Why the Louisiana Governor’s Race Is So Close

METAIRIE, La. — The crucial cultural dividing line in Louisiana has always been north-south. Those who live in north Louisiana are mostly Protestant, speak with a familiar Southern twang and, in the modern era, voted heavily Republican. But rural South Louisiana is more Catholic, the accent is like nothing else (as anyone knows listening to the L.S.U. football coach Ed Orgeron on Saturdays) and the politics has tended more Democratic.

“If you looked around and saw oak trees and Spanish moss, you knew you were in a Democratic and Catholic part of the state,” said Trey Ourso, a Democratic strategist, recounting an old rule of thumb. “If you saw pine trees, you were in a more Protestant and Republican area.”

Yet as Louisiana voters go to the polls Saturday to decide the highly competitive runoff for governor between Gov. John Bel Edwards, a Democrat, and Eddie Rispone, his Republican challenger, the traditional regional divide is giving way to an urban versus rural political chasm that is shaping elections across the country. Republicans are dominating the countryside across much of the state, while Democrats are running up large margins in the cities in both the north and south while gaining strength in the suburbs.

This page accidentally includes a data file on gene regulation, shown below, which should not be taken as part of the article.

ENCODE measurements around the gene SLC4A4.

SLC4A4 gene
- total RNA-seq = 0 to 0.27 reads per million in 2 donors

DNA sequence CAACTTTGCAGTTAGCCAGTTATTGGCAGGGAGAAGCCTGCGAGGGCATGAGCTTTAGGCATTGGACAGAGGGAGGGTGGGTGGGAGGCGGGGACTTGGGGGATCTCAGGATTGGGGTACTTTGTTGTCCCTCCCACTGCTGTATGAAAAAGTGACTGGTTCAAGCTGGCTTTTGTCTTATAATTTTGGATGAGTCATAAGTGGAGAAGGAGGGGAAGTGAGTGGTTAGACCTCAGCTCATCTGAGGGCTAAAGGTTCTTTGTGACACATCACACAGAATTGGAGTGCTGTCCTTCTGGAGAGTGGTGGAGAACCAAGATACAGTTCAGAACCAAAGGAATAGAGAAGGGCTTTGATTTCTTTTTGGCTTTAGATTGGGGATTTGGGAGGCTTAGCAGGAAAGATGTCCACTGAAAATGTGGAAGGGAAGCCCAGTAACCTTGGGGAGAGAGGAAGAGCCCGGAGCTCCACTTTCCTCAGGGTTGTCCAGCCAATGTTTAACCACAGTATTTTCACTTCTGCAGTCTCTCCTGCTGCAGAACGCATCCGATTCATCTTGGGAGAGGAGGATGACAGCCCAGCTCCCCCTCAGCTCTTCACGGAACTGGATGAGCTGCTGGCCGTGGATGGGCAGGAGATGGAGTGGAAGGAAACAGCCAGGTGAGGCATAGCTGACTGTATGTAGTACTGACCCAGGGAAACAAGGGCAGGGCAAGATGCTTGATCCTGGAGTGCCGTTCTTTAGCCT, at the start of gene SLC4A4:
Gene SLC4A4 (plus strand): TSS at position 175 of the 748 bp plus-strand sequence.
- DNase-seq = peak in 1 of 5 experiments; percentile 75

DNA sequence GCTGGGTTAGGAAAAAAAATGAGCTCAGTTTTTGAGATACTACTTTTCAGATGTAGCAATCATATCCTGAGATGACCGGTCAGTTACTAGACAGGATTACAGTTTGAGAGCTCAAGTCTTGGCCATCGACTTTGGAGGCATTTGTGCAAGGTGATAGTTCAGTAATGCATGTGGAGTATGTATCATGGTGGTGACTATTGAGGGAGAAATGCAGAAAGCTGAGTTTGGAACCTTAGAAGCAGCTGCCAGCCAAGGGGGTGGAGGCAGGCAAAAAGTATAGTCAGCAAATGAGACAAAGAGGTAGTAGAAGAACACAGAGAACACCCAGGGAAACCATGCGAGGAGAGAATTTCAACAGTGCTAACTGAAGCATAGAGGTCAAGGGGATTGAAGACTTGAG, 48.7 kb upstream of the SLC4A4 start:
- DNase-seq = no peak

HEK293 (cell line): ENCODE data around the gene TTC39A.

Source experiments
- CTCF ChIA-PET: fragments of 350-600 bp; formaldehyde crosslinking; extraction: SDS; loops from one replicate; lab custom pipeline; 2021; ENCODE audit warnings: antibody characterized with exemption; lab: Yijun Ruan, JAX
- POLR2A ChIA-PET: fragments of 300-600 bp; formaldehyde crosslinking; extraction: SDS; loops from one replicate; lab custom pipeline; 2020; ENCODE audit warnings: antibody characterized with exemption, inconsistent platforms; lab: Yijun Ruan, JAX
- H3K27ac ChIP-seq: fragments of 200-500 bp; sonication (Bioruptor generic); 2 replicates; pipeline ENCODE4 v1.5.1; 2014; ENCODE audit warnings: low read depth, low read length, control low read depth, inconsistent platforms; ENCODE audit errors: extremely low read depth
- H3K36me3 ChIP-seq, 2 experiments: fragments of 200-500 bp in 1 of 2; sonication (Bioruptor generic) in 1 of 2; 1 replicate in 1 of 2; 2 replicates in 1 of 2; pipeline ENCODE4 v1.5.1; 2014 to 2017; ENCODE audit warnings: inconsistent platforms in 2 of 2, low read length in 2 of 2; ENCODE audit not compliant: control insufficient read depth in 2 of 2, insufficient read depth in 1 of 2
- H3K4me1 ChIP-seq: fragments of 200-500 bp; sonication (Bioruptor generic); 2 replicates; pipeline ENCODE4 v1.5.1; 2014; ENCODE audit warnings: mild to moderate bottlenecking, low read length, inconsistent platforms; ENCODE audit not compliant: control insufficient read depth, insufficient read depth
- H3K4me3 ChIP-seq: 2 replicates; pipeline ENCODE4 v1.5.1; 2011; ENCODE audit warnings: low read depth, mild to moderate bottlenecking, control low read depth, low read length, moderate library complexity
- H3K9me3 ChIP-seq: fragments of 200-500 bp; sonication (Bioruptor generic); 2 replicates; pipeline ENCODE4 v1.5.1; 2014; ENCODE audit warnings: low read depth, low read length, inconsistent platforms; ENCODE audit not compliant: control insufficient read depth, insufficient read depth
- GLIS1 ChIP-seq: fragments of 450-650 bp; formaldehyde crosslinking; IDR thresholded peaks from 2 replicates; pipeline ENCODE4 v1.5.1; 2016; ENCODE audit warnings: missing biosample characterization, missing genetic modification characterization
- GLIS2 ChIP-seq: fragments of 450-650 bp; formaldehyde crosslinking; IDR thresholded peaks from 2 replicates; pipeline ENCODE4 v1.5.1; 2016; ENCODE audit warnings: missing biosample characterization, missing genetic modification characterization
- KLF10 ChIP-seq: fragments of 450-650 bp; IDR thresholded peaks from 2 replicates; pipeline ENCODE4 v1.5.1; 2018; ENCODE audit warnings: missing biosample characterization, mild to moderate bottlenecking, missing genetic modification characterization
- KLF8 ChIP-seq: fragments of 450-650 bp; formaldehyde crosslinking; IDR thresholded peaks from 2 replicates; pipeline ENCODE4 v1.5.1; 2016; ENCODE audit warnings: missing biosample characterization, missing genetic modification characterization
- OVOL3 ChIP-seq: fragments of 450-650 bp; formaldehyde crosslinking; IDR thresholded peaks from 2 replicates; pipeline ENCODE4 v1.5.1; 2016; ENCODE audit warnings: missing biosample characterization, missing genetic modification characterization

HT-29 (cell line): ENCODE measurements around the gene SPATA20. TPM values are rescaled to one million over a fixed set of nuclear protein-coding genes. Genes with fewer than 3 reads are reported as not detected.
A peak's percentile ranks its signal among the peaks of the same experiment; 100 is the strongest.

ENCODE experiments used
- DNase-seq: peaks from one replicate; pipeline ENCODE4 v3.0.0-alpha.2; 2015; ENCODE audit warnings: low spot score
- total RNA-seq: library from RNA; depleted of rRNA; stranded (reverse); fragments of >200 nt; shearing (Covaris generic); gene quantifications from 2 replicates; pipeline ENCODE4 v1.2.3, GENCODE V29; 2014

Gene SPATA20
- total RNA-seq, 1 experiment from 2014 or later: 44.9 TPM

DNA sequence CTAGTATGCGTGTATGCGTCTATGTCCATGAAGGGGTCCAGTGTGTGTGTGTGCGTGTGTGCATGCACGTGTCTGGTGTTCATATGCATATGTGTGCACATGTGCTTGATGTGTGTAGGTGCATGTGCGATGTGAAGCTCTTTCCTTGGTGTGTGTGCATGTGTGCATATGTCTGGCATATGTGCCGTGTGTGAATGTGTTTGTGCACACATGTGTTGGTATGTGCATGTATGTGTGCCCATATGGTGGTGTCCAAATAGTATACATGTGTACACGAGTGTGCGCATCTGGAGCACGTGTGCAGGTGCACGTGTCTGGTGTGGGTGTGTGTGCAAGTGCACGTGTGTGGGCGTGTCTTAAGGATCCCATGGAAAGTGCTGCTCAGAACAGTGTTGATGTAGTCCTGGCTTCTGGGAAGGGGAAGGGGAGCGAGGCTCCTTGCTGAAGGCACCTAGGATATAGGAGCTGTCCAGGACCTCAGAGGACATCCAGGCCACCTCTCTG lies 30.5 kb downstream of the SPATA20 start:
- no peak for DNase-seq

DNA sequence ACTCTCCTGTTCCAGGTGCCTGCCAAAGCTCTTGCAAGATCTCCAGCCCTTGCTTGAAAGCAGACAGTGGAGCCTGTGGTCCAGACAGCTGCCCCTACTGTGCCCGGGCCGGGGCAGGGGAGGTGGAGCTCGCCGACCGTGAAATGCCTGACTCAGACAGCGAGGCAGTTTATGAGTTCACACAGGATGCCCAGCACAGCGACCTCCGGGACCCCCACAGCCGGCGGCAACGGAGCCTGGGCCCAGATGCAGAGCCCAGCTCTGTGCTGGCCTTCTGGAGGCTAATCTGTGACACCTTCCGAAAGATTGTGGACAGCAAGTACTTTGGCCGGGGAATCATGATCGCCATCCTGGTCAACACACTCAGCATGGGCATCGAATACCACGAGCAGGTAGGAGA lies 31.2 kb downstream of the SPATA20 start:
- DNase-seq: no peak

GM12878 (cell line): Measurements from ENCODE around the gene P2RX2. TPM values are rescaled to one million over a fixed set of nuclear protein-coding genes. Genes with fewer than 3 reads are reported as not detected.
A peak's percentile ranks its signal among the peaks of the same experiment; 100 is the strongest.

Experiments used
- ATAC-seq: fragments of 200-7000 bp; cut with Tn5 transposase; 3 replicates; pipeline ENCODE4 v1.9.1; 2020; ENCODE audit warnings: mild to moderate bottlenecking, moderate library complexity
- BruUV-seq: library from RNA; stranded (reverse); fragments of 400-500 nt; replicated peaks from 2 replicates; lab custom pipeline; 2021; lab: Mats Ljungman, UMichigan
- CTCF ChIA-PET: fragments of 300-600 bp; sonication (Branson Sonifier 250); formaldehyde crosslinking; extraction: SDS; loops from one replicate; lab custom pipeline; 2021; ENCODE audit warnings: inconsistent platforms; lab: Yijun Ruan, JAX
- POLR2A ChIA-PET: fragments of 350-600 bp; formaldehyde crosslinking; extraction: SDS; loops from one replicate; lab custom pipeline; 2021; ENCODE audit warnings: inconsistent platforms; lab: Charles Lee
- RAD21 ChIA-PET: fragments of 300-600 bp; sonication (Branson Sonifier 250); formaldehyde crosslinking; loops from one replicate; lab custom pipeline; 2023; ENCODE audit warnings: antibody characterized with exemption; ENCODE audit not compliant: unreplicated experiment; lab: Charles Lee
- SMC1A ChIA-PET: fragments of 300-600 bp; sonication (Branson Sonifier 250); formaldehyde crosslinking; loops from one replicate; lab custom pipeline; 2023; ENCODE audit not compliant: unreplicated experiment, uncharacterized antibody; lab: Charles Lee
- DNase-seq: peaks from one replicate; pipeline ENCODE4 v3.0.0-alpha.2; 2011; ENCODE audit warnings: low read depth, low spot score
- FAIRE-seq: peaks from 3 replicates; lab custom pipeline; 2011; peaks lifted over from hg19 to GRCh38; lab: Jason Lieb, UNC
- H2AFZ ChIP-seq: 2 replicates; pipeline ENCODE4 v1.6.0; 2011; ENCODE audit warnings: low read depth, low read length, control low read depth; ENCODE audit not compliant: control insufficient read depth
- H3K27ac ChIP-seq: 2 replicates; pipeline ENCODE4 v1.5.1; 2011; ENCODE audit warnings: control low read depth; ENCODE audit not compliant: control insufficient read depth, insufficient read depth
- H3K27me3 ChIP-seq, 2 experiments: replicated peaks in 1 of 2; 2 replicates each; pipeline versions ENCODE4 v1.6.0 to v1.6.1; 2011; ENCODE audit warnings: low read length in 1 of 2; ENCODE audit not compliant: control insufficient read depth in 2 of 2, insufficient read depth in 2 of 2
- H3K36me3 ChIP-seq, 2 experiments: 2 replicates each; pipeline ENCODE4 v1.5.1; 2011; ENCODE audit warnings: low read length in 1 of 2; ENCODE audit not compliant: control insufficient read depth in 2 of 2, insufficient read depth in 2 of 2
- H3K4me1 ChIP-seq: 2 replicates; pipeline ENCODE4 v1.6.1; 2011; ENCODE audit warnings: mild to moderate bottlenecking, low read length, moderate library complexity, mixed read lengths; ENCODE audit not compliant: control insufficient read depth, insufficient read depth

Mr. Edwards, a pro-gun, anti-abortion-rights native of a small town, has spent much of his time in Louisiana’s cities as the campaign wound down. He appeared in New Orleans earlier in the week at a black-owned art studio, filled with a mix of respectful and creative renderings of Fannie Lou Hamer, Malcolm X and J. Edgar Hoover, and returned to the city Friday for a concert featuring the local music legend Trombone Shorty.

Mr. Rispone is a millionaire business executive from Baton Rouge, Louisiana’s second-largest city, but he has run a campaign linking himself to President Trump with jeremiads against illegal immigration aimed at stirring rural Trump voters. Republicans have brought the president to the state three times since last month to energize his voters, but all three visits have been far removed from New Orleans and Baton Rouge, Louisiana’s population hubs.